Manasquan School District's athletic fields are in poor shape. In fact, they're among the worst in the entire Shore Conference of 46 high schools, officials said.
The baseball and softball fields have poor drainage and the football field by mid-season looks more like a sandbox than a grass field, according to school board member Thomas Bauer, the Buildings and Ground Committee chairman.
And Manasquan is the only high school in the conference without a regulation track, Bauer said.
Not only do the facilities look bad, they're dangerous for the district's student athletes, Bauer said.
"Something must be done," Bauer said during Tuesday's school board work session.
Bauer presented three options to fellow board members, the administration and public on Tuesday — the most elaborate of which would cost roughly $2.9 million over three years.
The first and cheapest option, however, would simply eliminate the cinder track surrounding the football field behind the high school (while keeping just a 100-yard straight-away portion), and reconstruct the existing field with natural grass.
That option would cost roughly $300,000, Bauer said. The district already has that money from previous fundraising efforts, he added.
The second option would eliminate the track, keep the 100-yard straight-away, and convert the football field into synthetic grass, Bauer said.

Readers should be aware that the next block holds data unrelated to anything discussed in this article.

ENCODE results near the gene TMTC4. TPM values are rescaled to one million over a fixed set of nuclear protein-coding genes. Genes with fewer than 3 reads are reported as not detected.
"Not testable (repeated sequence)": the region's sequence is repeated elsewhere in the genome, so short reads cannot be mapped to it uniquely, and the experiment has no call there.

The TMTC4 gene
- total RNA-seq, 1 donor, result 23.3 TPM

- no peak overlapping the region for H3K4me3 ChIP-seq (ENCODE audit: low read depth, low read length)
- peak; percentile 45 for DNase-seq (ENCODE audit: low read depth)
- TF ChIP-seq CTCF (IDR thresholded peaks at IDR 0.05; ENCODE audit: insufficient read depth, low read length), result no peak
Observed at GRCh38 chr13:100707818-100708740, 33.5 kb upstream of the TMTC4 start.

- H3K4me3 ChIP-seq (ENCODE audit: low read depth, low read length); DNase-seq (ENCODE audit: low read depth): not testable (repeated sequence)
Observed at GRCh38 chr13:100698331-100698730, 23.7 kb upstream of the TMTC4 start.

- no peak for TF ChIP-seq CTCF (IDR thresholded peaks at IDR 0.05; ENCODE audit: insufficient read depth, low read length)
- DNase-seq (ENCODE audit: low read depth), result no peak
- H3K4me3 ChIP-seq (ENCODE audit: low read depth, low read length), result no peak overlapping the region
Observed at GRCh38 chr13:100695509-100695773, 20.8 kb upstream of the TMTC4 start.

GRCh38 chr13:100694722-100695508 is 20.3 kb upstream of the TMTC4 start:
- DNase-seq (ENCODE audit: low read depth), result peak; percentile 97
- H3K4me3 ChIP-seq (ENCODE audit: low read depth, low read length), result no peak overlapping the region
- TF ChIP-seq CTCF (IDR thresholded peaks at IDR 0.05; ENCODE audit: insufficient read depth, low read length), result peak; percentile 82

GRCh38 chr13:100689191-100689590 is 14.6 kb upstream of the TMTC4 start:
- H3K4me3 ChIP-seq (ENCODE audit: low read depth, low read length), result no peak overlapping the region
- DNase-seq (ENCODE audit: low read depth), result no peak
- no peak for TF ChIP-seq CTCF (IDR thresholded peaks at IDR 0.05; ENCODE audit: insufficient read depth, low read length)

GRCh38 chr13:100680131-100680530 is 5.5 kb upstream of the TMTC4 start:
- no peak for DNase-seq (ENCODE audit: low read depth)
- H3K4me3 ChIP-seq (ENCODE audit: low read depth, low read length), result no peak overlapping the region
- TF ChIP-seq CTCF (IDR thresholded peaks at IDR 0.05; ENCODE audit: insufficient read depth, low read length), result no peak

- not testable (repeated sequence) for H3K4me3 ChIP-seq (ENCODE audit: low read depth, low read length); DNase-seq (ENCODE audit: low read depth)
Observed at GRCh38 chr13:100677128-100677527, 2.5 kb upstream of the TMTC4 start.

That would cost $650,000. The district would have to find an additional $350,000 through fundraising to pay for the project, Bauer said.
The third, and by far most expensive, option belongs to the district's master plan.
The plan would be rolled out in four phases over three years and cost a total of $2.9 million.
Phase one would see the construction of brand new baseball and softball fields behind the Elementary School for both school teams to use, a new perimeter fencing (including a "blue monster" in left field of the baseball park), and the installation of conduits for lighting in the future.
The phase could be finished by the fall of 2012 and cost $300,000 — money the district essentially already has, Bauer said.
Phase two would see the removal of the High School football field bleachers, construction of a retaining wall in the buffer zone of the wetlands near Judah Creek as well as improvements to the stream corridor, and installation of ADA ramps to the existing public restrooms. The fields at the High School would remain.
That portion would cost roughly $500,000, Bauer said.
Phase three would add sports lighting to the ball fields at the Elementary School, eliminate the baseball field at the High School, and construct a regulationg 400-meter six-lane track in its place, and convert the football field into synthetic grass.
That phase would cost roughly $1.5 million, Bauer said.
The fourth and final phase would see the construction of new bleachers, a plaza, press box and concessions at the football field, at a cost of another $600,000, Bauer said.
Each phase would only be started once funding was secured for each, Bauer said.
"It's embarrassing to be last," Bauer said of the district's current facilities.
The upgrade to state-of-the-art facilities, if all goes to plan, could be completed by spring of 2015, Bauer said.
The upgrades would be paid for by community fundraising efforts, Bauer said.
"Community involvement is key to getting this done," he said.
The district is also looking at possibly selling a sliver of land with frontage on Sea Girt Avenue that could help pay for the project, officials said.
Currently the High School's track team uses the roughly 1.5 acres for field events practice, Bauer said.